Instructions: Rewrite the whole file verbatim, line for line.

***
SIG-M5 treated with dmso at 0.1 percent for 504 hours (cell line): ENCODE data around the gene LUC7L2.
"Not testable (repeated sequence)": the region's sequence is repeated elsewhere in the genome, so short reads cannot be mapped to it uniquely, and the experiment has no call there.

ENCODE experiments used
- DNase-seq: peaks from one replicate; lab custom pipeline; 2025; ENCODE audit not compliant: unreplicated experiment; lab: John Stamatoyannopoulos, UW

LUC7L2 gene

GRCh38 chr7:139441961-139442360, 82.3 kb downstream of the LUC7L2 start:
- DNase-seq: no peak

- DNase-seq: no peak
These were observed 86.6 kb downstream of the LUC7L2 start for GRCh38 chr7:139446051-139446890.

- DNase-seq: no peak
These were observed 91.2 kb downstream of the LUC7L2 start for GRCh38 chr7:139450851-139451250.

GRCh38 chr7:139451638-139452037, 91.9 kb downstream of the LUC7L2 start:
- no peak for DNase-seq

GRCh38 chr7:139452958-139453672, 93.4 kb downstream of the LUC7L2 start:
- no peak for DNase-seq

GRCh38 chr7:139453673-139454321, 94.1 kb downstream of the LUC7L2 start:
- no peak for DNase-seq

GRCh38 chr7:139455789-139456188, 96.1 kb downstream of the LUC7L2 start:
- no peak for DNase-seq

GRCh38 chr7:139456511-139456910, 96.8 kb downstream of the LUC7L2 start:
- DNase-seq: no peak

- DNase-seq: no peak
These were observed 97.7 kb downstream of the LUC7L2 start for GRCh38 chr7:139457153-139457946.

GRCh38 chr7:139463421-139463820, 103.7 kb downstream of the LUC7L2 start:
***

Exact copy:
SIG-M5 treated with dmso at 0.1 percent for 504 hours (cell line): ENCODE data around the gene LUC7L2.
"Not testable (repeated sequence)": the region's sequence is repeated elsewhere in the genome, so short reads cannot be mapped to it uniquely, and the experiment has no call there.

ENCODE experiments used
- DNase-seq: peaks from one replicate; lab custom pipeline; 2025; ENCODE audit not compliant: unreplicated experiment; lab: John Stamatoyannopoulos, UW

LUC7L2 gene

GRCh38 chr7:139441961-139442360, 82.3 kb downstream of the LUC7L2 start:
- DNase-seq: no peak

- DNase-seq: no peak
These were observed 86.6 kb downstream of the LUC7L2 start for GRCh38 chr7:139446051-139446890.

- DNase-seq: no peak
These were observed 91.2 kb downstream of the LUC7L2 start for GRCh38 chr7:139450851-139451250.

GRCh38 chr7:139451638-139452037, 91.9 kb downstream of the LUC7L2 start:
- no peak for DNase-seq

GRCh38 chr7:139452958-139453672, 93.4 kb downstream of the LUC7L2 start:
- no peak for DNase-seq

GRCh38 chr7:139453673-139454321, 94.1 kb downstream of the LUC7L2 start:
- no peak for DNase-seq

GRCh38 chr7:139455789-139456188, 96.1 kb downstream of the LUC7L2 start:
- no peak for DNase-seq

GRCh38 chr7:139456511-139456910, 96.8 kb downstream of the LUC7L2 start:
- DNase-seq: no peak

- DNase-seq: no peak
These were observed 97.7 kb downstream of the LUC7L2 start for GRCh38 chr7:139457153-139457946.

GRCh38 chr7:139463421-139463820, 103.7 kb downstream of the LUC7L2 start: